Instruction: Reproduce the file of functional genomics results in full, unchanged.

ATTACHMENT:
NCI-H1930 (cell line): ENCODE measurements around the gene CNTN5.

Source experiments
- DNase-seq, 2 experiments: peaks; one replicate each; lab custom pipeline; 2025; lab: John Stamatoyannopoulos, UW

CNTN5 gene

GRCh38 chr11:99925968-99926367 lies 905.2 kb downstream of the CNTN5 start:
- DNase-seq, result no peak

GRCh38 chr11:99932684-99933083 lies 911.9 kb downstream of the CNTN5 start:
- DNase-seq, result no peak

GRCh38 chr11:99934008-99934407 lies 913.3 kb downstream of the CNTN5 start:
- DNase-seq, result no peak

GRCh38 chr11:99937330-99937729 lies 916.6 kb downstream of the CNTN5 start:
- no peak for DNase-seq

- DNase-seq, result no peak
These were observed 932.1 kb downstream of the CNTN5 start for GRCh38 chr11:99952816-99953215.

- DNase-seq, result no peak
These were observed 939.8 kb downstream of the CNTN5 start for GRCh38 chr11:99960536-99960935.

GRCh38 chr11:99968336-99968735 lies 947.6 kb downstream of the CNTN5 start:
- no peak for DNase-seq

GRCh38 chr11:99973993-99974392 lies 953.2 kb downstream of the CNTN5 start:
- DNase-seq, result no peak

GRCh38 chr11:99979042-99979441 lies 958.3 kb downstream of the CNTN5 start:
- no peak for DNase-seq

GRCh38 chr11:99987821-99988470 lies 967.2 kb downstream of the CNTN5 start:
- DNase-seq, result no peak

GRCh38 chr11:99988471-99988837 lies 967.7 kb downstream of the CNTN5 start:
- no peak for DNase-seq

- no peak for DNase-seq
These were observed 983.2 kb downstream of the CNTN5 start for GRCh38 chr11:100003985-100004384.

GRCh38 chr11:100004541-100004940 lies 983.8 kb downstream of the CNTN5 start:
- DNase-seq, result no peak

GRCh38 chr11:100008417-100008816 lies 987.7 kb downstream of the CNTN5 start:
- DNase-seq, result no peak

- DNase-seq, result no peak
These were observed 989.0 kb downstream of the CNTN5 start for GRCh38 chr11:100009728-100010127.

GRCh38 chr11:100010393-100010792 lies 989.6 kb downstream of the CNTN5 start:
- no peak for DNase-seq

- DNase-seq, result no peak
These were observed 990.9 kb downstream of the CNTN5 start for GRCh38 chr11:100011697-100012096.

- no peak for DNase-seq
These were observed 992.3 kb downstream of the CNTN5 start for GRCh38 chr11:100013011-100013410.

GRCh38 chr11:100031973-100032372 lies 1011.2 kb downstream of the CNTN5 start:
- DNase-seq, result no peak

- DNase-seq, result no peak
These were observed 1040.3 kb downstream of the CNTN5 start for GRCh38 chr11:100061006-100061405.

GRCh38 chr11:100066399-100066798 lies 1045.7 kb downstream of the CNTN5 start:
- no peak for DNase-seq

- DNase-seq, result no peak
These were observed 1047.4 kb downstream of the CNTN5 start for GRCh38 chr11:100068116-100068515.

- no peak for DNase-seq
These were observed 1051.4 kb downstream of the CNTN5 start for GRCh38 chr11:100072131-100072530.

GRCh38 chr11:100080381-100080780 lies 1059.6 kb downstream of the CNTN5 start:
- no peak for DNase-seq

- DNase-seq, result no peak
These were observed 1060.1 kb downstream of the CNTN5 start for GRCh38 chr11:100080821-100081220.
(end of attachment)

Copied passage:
NCI-H1930 (cell line): ENCODE measurements around the gene CNTN5.

Source experiments
- DNase-seq, 2 experiments: peaks; one replicate each; lab custom pipeline; 2025; lab: John Stamatoyannopoulos, UW

CNTN5 gene

GRCh38 chr11:99925968-99926367 lies 905.2 kb downstream of the CNTN5 start:
- DNase-seq, result no peak

GRCh38 chr11:99932684-99933083 lies 911.9 kb downstream of the CNTN5 start:
- DNase-seq, result no peak

GRCh38 chr11:99934008-99934407 lies 913.3 kb downstream of the CNTN5 start:
- DNase-seq, result no peak

GRCh38 chr11:99937330-99937729 lies 916.6 kb downstream of the CNTN5 start:
- no peak for DNase-seq

- DNase-seq, result no peak
These were observed 932.1 kb downstream of the CNTN5 start for GRCh38 chr11:99952816-99953215.

- DNase-seq, result no peak
These were observed 939.8 kb downstream of the CNTN5 start for GRCh38 chr11:99960536-99960935.

GRCh38 chr11:99968336-99968735 lies 947.6 kb downstream of the CNTN5 start:
- no peak for DNase-seq

GRCh38 chr11:99973993-99974392 lies 953.2 kb downstream of the CNTN5 start:
- DNase-seq, result no peak

GRCh38 chr11:99979042-99979441 lies 958.3 kb downstream of the CNTN5 start:
- no peak for DNase-seq

GRCh38 chr11:99987821-99988470 lies 967.2 kb downstream of the CNTN5 start:
- DNase-seq, result no peak

GRCh38 chr11:99988471-99988837 lies 967.7 kb downstream of the CNTN5 start:
- no peak for DNase-seq

- no peak for DNase-seq
These were observed 983.2 kb downstream of the CNTN5 start for GRCh38 chr11:100003985-100004384.

GRCh38 chr11:100004541-100004940 lies 983.8 kb downstream of the CNTN5 start:
- DNase-seq, result no peak

GRCh38 chr11:100008417-100008816 lies 987.7 kb downstream of the CNTN5 start:
- DNase-seq, result no peak

- DNase-seq, result no peak
These were observed 989.0 kb downstream of the CNTN5 start for GRCh38 chr11:100009728-100010127.

GRCh38 chr11:100010393-100010792 lies 989.6 kb downstream of the CNTN5 start:
- no peak for DNase-seq

- DNase-seq, result no peak
These were observed 990.9 kb downstream of the CNTN5 start for GRCh38 chr11:100011697-100012096.

- no peak for DNase-seq
These were observed 992.3 kb downstream of the CNTN5 start for GRCh38 chr11:100013011-100013410.

GRCh38 chr11:100031973-100032372 lies 1011.2 kb downstream of the CNTN5 start:
- DNase-seq, result no peak

- DNase-seq, result no peak
These were observed 1040.3 kb downstream of the CNTN5 start for GRCh38 chr11:100061006-100061405.

GRCh38 chr11:100066399-100066798 lies 1045.7 kb downstream of the CNTN5 start:
- no peak for DNase-seq

- DNase-seq, result no peak
These were observed 1047.4 kb downstream of the CNTN5 start for GRCh38 chr11:100068116-100068515.

- no peak for DNase-seq
These were observed 1051.4 kb downstream of the CNTN5 start for GRCh38 chr11:100072131-100072530.

GRCh38 chr11:100080381-100080780 lies 1059.6 kb downstream of the CNTN5 start:
- no peak for DNase-seq

- DNase-seq, result no peak
These were observed 1060.1 kb downstream of the CNTN5 start for GRCh38 chr11:100080821-100081220.